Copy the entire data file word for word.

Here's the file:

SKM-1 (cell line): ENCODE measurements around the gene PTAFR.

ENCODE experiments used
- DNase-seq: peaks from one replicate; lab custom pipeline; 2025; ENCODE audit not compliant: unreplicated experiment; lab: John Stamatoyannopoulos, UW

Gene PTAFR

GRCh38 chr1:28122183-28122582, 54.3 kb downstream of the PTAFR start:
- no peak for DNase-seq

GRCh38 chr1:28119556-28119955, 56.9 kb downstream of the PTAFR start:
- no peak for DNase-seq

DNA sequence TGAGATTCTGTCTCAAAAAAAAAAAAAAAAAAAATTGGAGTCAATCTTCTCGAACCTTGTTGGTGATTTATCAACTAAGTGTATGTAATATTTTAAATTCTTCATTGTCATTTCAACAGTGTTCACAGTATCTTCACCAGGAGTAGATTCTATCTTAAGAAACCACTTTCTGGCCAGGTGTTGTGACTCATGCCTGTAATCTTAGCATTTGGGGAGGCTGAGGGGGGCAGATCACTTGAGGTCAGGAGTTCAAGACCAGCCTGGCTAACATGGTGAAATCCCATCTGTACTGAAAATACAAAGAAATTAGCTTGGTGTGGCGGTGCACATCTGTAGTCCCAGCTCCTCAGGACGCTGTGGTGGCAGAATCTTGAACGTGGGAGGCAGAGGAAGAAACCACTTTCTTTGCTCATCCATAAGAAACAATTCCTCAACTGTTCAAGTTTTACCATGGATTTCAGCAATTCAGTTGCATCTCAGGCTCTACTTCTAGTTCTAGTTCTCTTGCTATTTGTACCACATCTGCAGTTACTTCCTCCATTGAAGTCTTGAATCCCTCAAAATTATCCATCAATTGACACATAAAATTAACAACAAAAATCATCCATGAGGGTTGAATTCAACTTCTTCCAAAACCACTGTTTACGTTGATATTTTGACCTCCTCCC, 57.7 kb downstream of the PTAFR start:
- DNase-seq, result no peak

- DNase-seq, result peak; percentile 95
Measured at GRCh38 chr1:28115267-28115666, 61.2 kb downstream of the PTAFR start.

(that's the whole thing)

SKM-1 (cell line): ENCODE measurements around the gene PTAFR.

ENCODE experiments used
- DNase-seq: peaks from one replicate; lab custom pipeline; 2025; ENCODE audit not compliant: unreplicated experiment; lab: John Stamatoyannopoulos, UW

Gene PTAFR

GRCh38 chr1:28122183-28122582, 54.3 kb downstream of the PTAFR start:
- no peak for DNase-seq

GRCh38 chr1:28119556-28119955, 56.9 kb downstream of the PTAFR start:
- no peak for DNase-seq

DNA sequence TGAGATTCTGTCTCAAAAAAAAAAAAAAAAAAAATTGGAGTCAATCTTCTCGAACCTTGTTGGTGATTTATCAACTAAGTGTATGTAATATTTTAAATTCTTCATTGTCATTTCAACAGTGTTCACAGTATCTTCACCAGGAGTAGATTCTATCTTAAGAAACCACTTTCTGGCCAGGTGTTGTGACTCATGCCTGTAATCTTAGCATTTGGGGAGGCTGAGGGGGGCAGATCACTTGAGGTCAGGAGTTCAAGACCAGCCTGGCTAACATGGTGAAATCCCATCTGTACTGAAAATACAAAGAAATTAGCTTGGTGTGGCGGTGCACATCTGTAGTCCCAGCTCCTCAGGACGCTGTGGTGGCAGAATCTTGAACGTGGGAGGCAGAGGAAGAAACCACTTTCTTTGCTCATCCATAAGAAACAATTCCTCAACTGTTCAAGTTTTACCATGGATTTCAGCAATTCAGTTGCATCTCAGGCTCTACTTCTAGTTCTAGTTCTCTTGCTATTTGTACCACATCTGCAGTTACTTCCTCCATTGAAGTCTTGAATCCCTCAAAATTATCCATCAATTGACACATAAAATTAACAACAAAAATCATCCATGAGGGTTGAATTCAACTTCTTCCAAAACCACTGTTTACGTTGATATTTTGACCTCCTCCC, 57.7 kb downstream of the PTAFR start:
- DNase-seq, result no peak

- DNase-seq, result peak; percentile 95
Measured at GRCh38 chr1:28115267-28115666, 61.2 kb downstream of the PTAFR start.